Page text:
Conventional wisdom suggests that people with greater authority at work should be mentally and physically healthier than those without it. They can afford to take care of themselves and aren’t tied to the daily (unhealthy) grind. But a new study, to be published in the December issue of Journal of Health and Social Behavior, suggests that men and women react differently to the pressures of a high-powered career.
The study examined 1,300 middle-aged men and 1,500 middle-aged women from Wisconsin over a period of several decades, looking at responses to a survey gathered when the respondents were 54 and 65 years old. Women with higher levels of job authority (defined as control over one’s work, the ability to hire and fire others, and control their pay) showed more depressive symptoms than women without job authority. With men, the opposite was true: Lower levels of authority correlated with higher levels of depressive symptoms.
This finding makes sense when you consider the cultural expectations of men and women in the workplace, explained Tetyana Pudrovska, the study’s lead author. She referenced the well-known idea of the “double-bind” for women in leadership positions: They are expected to be friendly and nurturing, while also assuming the assertiveness and competitiveness of a leader. Too much friendliness can make a female leader seem less competent for authority, but too much assertiveness is considered unfeminine.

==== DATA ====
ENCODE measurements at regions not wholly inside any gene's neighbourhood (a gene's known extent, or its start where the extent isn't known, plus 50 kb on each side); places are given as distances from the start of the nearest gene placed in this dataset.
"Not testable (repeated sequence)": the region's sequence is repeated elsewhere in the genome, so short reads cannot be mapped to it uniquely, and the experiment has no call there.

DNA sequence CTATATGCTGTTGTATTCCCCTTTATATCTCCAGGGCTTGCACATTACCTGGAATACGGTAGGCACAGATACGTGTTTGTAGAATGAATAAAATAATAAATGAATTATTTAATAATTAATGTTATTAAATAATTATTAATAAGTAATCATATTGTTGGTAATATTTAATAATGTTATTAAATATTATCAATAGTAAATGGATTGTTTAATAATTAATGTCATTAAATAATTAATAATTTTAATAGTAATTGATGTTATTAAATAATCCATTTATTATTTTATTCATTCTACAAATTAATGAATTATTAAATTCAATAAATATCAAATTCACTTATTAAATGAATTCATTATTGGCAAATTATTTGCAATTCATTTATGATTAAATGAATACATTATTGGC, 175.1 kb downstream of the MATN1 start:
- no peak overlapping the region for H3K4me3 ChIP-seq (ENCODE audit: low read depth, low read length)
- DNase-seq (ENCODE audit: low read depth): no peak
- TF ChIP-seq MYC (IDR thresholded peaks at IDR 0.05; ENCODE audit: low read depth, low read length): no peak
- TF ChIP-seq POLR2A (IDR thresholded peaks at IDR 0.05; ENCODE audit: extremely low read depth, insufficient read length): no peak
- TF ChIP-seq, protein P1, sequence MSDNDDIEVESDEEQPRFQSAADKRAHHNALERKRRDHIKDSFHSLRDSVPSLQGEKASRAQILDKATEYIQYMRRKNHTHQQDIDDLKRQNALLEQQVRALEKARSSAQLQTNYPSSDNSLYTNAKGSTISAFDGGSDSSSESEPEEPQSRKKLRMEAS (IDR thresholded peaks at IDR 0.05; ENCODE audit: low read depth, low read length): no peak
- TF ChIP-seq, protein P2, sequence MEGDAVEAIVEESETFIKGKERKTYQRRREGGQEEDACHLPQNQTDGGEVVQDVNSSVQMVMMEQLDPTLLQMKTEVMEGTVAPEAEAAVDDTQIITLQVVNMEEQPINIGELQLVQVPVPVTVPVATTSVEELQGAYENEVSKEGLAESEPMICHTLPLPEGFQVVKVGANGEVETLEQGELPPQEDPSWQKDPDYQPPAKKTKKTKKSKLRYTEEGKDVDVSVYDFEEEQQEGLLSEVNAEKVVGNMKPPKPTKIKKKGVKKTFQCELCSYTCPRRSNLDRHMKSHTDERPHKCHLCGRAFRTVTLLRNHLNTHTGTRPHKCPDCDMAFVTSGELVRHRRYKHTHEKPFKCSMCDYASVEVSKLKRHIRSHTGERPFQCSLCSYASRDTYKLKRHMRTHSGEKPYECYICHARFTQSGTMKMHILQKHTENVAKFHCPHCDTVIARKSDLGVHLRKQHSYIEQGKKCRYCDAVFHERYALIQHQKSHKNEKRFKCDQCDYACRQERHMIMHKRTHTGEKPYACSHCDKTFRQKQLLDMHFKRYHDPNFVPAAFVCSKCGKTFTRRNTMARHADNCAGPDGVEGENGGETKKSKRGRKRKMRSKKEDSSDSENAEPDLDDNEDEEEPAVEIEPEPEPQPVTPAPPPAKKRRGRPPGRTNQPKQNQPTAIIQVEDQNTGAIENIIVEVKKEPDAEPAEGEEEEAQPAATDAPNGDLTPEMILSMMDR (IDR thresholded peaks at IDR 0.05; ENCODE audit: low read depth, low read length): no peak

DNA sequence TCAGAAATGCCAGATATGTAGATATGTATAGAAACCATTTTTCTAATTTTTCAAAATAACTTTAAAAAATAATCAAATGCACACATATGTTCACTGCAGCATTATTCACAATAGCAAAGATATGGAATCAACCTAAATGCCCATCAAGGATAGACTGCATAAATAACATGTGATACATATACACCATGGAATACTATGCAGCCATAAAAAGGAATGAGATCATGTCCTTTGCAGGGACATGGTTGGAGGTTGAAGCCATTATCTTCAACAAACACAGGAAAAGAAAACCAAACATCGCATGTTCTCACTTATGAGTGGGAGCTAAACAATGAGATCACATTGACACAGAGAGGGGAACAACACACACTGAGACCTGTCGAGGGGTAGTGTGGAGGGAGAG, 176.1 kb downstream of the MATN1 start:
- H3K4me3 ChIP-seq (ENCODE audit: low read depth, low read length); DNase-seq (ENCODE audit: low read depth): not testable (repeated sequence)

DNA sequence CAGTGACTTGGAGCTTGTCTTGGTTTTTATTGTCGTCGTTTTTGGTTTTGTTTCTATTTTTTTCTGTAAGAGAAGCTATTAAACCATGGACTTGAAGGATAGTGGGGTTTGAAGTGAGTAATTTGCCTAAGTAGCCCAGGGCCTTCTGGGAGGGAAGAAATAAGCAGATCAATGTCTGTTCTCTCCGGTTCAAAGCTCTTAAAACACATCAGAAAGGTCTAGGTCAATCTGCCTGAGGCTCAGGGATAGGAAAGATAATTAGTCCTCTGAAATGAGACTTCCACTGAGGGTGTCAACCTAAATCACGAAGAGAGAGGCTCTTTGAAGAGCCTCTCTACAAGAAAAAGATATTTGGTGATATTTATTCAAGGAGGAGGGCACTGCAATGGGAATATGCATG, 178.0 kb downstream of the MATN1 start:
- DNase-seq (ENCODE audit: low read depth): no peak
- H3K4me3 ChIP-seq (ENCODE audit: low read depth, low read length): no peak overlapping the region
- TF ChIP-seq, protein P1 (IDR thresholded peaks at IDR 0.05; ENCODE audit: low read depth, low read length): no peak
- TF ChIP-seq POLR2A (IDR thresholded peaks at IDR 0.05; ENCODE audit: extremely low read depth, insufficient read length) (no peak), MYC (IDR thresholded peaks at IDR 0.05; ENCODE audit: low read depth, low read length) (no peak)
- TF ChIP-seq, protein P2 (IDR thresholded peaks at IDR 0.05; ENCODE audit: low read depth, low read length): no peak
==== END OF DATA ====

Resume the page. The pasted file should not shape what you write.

Pudrovska pointed to Jill Abramson as a perfect example of the double-bind’s adverse effect. “She was tough, and pushy, and had ... confidence.” But, she added, having all that “doesn’t mean you can write your own ticket.” Women are much more likely than men to face pushback and encounter issues of legitimacy as a result of gender discrimination. “The cultural meaning of job authority is different for men and women,” says Pudrovska. “Men’s authority is consistent with their expected status.”
Pudrovska was quick to caution against the conclusion that authority is unhealthy for women. “It’s very important, given the data we have now, to increase the number of women in authority and leadership positions,” said Pudrovska. “But this is not an end in itself.” She explained that it’s crucial to pay attention to what happens to women after they are promoted to high-level positions. “People don’t think about what happens after you lean in.”